A popular campaign in China in recent years saw famous chefs Zhao Danian and Shu Yi pledge to abstain from cooking endangered wildlife. While the pledge achieved widespread recognition, both Olmedo and Marchildon say it's difficult to know whether it made any difference to people's actions.

"In life we see a thousand messages every day, and it is very hard to pinpoint whether one campaign has actually made a difference in people's behavior," she explains.

Awareness Is Not Enough

Many campaigns that feature celebrities focus on raising awareness rather than on concrete action — which, for researcher Olmedo, raises a further problem in identifying effectiveness.

"Reach should never be a success outcome," she says. "Many campaigns say they reached a certain number of people on social media. But there has been a lot of research that shows that simply giving people information does not mean they are actually going to remember it or act upon it."

But anecdotal evidence from campaigns may suggest reach can make an active difference.

"Our VIP video is by far the most watched on our social media channels," McCormack from German Zero says. "People respond to it very directly. A lot of volunteers of all ages heard about us through that video."

However, some marketing studies have shown that celebrity endorsement of a cause or product can distract from the issue itself, as people only remember the person, not the content of what they were saying.

Choosing the Right Celebrity

Celebrity choice is also very important. Campaigns that use famous faces are often aiming to appeal to members of the public who do not necessarily follow green issues.

For certain campaigns with clear target audiences, choosing a climate scientist or well-known environmentalist rather than a celebrity could be more appealing — Attenborough is a classic example. For others, images and videos involving cute animals may be more likely to get a message heard than attaching a famous face.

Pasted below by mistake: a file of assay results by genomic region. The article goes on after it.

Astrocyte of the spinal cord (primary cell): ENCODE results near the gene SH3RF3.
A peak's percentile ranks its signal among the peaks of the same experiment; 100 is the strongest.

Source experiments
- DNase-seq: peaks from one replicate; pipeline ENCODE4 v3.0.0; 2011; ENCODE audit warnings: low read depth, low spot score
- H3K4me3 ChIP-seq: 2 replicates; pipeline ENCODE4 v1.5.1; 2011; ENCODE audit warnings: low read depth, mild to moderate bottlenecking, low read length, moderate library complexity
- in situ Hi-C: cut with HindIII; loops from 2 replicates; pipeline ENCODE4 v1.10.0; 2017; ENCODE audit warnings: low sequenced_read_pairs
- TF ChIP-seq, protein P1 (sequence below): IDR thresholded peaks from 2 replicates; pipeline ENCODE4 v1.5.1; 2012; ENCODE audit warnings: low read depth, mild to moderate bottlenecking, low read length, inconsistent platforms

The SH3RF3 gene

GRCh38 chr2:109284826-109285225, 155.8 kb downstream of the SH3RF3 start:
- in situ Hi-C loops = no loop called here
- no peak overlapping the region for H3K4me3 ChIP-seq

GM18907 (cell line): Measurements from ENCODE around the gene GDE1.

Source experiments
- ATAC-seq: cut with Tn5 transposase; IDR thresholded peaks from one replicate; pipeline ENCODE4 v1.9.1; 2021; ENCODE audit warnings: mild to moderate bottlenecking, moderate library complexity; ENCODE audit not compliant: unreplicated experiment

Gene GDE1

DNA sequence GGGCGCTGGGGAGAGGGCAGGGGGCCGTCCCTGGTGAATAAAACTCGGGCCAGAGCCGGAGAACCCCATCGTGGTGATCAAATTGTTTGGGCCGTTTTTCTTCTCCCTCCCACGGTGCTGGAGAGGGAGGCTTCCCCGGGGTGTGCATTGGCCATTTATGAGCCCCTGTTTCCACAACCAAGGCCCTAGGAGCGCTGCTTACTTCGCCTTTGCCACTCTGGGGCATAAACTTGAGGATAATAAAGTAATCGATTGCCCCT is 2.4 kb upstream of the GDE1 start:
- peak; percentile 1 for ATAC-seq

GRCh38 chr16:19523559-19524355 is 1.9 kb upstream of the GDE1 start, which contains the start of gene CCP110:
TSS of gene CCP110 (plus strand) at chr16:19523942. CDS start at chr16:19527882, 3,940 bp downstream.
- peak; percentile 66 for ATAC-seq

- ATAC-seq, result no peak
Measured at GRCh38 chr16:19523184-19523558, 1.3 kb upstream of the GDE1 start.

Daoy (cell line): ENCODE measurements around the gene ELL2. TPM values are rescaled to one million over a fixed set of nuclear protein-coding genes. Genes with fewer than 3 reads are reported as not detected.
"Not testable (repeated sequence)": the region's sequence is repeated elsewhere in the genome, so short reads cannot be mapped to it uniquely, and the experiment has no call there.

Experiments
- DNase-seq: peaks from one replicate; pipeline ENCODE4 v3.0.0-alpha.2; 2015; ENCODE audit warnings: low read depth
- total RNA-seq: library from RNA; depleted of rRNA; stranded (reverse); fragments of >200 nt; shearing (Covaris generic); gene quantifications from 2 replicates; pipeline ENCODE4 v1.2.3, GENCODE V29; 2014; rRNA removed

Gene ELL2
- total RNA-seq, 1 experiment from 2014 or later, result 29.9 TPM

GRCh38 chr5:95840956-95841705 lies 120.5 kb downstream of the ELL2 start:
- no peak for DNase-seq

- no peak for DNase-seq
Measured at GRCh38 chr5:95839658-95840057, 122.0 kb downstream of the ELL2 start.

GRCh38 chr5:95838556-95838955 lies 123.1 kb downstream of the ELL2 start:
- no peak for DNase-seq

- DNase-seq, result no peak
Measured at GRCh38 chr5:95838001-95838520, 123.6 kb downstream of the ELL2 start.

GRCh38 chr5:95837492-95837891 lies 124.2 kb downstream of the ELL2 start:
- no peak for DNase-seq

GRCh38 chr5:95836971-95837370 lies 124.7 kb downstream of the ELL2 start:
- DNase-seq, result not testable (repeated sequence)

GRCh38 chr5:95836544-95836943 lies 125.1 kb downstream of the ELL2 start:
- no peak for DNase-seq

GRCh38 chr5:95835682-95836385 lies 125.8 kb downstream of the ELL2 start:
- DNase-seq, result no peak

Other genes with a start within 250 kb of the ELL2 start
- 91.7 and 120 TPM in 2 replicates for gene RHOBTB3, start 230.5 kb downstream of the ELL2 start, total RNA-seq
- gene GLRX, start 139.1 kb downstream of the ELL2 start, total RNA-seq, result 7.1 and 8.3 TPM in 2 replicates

"We choose celebrities who have a lifestyle where they are already talking about these issues," says Marchildon from the UN. "You need figures with credibility."

McCormack cites the example of Katharine Hayhoe, an environmental scientist who is also an evangelical Christian. In the southern United States, Hayhoe has become a celebrity in her own right, appealing to an audience that might not normally be interested in the messages of climate scientists.

But as soon as you get a celebrity involved, campaigns also put themselves at risk of the whims of that celebrity. Prince William and younger members of the royal family have come under fire in recent years for alleged hypocrisy for their backing of environmental campaigns while simultaneously using private jets to fly around the world.

But Does It Really Work?

While environmental campaigns hope that endorsement from well-known figures can boost a campaign, there is little research to back this up.

"The biggest finding [from my study] was that we were unable to produce any evidence that shows that celebrity endorsement of environmental causes makes any difference," says Olmedo.

This will come as a blow to many campaigns that have invested time and effort into relationships with celebrity ambassadors. But for many, the personal message that many celebrities offer in videos like that produced by German Zero and campaigns like the Earthshot Prize are what counts.

The research may not prove this conclusively — but if the public believes a person they respect deeply personally cares about an important issue, they are perhaps more likely to care too.

"I personally believe in the power this can have," says Marchildon. "And if having a celebrity involved can get a single 16-year-old future leader thinking about environmentalist issues — that is enough."

Reposted with permission from DW.